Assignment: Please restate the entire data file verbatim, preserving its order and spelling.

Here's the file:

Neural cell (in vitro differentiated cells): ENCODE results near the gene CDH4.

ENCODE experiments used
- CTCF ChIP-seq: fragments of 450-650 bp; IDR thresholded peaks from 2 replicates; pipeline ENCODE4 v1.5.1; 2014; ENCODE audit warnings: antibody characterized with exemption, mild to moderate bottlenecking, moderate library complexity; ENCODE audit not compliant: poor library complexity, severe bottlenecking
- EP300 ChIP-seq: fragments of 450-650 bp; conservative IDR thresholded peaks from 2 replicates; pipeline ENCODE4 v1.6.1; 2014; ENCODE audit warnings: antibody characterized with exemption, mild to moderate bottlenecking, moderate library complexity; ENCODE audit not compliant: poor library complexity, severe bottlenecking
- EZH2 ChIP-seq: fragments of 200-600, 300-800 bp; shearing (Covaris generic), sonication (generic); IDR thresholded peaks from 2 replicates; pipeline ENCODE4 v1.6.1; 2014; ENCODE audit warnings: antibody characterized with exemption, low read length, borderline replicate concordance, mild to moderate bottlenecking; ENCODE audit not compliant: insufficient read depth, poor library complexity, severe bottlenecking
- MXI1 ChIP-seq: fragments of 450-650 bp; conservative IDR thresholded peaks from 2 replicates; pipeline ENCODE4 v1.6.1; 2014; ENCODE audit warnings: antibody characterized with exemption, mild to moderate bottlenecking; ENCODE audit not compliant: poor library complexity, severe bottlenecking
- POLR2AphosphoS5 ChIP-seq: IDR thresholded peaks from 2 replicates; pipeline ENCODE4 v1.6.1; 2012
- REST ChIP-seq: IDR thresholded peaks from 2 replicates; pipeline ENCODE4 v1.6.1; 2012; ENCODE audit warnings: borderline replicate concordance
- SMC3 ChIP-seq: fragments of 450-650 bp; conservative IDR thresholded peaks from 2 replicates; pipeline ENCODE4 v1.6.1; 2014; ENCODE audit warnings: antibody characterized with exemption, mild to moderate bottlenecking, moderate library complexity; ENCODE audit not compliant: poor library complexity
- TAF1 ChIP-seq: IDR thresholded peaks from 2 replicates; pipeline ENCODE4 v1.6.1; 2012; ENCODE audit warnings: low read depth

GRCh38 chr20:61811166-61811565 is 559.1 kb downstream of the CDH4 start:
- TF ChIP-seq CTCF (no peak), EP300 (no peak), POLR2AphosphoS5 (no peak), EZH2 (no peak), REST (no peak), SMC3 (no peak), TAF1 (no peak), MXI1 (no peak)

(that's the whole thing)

Neural cell (in vitro differentiated cells): ENCODE results near the gene CDH4.

ENCODE experiments used
- CTCF ChIP-seq: fragments of 450-650 bp; IDR thresholded peaks from 2 replicates; pipeline ENCODE4 v1.5.1; 2014; ENCODE audit warnings: antibody characterized with exemption, mild to moderate bottlenecking, moderate library complexity; ENCODE audit not compliant: poor library complexity, severe bottlenecking
- EP300 ChIP-seq: fragments of 450-650 bp; conservative IDR thresholded peaks from 2 replicates; pipeline ENCODE4 v1.6.1; 2014; ENCODE audit warnings: antibody characterized with exemption, mild to moderate bottlenecking, moderate library complexity; ENCODE audit not compliant: poor library complexity, severe bottlenecking
- EZH2 ChIP-seq: fragments of 200-600, 300-800 bp; shearing (Covaris generic), sonication (generic); IDR thresholded peaks from 2 replicates; pipeline ENCODE4 v1.6.1; 2014; ENCODE audit warnings: antibody characterized with exemption, low read length, borderline replicate concordance, mild to moderate bottlenecking; ENCODE audit not compliant: insufficient read depth, poor library complexity, severe bottlenecking
- MXI1 ChIP-seq: fragments of 450-650 bp; conservative IDR thresholded peaks from 2 replicates; pipeline ENCODE4 v1.6.1; 2014; ENCODE audit warnings: antibody characterized with exemption, mild to moderate bottlenecking; ENCODE audit not compliant: poor library complexity, severe bottlenecking
- POLR2AphosphoS5 ChIP-seq: IDR thresholded peaks from 2 replicates; pipeline ENCODE4 v1.6.1; 2012
- REST ChIP-seq: IDR thresholded peaks from 2 replicates; pipeline ENCODE4 v1.6.1; 2012; ENCODE audit warnings: borderline replicate concordance
- SMC3 ChIP-seq: fragments of 450-650 bp; conservative IDR thresholded peaks from 2 replicates; pipeline ENCODE4 v1.6.1; 2014; ENCODE audit warnings: antibody characterized with exemption, mild to moderate bottlenecking, moderate library complexity; ENCODE audit not compliant: poor library complexity
- TAF1 ChIP-seq: IDR thresholded peaks from 2 replicates; pipeline ENCODE4 v1.6.1; 2012; ENCODE audit warnings: low read depth

GRCh38 chr20:61811166-61811565 is 559.1 kb downstream of the CDH4 start:
- TF ChIP-seq CTCF (no peak), EP300 (no peak), POLR2AphosphoS5 (no peak), EZH2 (no peak), REST (no peak), SMC3 (no peak), TAF1 (no peak), MXI1 (no peak)